British technological failures have been compounded by a political phenomenon I have come to think of as “great leap forward syndrome”. The idea is that the best way to compensate for stumbles and missteps is to move, at one bound, ahead of the field.
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30 October 2013, Financial Times
05 June 2013, Financial Times
British law might have said that the duty of directors is simply to promote the interests of the company’s members. But it doesn’t – and that is no accident.
17 October 2012, Financial Times
Commercial decisions often reflect policy-based evidence, not evidence-based policy. Doing the deal is what matters; justification comes afterwards.
19 September 2012, Financial Times
Effective banking reform should aim at structures, not at intensified supervision. Resilient systems are simple ones.
22 August 2012, Financial Times
The argument that we need the best and latest is powerful in political decision making, even among people who would never behave that way in their everyday lives.
04 July 2012, Financial Times
Casinos attract greedy people with deficient ethics: the fear this engenders frames regulation, the obligations we impose on executives and the culture we expect from operating companies. Perhaps banks should operate to standards as high as those of casinos.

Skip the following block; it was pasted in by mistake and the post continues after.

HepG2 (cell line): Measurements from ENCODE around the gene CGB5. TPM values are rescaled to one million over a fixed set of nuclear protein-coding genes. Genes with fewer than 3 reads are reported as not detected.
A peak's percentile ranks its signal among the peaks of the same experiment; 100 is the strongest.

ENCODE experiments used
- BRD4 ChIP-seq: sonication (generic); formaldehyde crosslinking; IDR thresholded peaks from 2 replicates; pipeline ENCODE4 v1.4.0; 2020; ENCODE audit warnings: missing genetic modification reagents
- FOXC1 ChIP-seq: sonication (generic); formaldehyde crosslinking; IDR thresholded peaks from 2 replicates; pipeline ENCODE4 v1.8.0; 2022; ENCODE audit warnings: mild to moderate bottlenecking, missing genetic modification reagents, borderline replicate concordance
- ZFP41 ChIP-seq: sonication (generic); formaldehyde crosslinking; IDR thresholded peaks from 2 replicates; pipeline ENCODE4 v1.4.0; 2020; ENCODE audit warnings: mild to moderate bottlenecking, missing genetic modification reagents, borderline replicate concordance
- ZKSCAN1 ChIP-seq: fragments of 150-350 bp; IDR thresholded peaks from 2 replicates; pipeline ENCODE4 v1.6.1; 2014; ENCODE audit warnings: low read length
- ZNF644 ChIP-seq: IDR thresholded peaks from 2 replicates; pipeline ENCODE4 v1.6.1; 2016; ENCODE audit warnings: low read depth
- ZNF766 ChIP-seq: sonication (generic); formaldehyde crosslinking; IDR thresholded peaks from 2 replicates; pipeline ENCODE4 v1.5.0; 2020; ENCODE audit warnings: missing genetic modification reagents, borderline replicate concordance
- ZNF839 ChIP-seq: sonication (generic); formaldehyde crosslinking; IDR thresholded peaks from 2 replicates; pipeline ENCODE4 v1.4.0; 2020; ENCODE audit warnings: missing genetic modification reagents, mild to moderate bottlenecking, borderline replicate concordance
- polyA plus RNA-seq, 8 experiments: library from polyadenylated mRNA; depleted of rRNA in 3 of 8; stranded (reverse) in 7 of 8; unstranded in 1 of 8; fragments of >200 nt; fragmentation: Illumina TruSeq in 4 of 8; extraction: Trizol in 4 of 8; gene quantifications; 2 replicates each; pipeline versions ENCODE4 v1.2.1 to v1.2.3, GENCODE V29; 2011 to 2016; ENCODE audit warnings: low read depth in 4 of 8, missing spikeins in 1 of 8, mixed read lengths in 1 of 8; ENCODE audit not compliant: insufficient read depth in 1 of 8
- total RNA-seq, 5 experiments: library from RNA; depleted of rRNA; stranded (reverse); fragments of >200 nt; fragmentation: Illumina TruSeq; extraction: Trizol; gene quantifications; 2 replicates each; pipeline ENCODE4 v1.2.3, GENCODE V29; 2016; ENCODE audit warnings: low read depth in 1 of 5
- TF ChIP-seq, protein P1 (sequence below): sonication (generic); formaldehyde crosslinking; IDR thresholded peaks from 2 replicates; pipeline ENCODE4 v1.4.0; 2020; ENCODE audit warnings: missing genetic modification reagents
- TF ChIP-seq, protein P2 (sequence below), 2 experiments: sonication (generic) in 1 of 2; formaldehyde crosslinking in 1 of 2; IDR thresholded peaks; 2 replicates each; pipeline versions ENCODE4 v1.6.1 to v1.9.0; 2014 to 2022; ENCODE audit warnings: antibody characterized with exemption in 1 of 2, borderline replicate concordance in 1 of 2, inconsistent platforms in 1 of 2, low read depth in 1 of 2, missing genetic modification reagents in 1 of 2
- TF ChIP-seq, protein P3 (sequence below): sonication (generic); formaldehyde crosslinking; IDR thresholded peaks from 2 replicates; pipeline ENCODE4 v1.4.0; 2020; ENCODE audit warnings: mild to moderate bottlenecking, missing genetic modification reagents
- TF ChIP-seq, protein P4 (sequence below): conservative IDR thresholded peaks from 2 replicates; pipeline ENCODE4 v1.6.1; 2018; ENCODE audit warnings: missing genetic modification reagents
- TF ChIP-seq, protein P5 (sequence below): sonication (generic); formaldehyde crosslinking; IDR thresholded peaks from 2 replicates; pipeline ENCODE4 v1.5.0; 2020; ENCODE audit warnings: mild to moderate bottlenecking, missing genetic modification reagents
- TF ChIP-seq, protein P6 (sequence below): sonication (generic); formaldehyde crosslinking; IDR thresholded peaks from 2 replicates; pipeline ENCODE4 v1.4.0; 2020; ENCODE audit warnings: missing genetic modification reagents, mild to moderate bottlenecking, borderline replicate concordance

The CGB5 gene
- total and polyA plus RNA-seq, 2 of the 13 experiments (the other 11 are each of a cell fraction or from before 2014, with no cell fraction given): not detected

13 July 2011, Financial Times
By the time Stephen Byers could slip from one cabinet post to another without taking responsibility for any of the blunders that seemed to happen wherever he was in charge, ministerial accountability had been replaced by T.S. Eliot’s cat: “When a crime’s discovered, then Macavity’s not there.”
09 February 2011, Financial Times
When an industry model is broken, the best business strategy may be to manage its decline.
02 February 2011, Financial Times
People in the middle of events often know less about them than those watching from the outside, which is why interviews with senior business figures inform us about what these people think rather than what is happening.
04 August 2010, Financial Times
At the medieval courts Shakespeare described, the exercise of power was not a means to an end, it was itself the end. The political and economic environment has been transformed. But human nature has not, and the factors that drive powerful men today are little different from those that drove them five centuries ago.
05 December 2012, Financial Times
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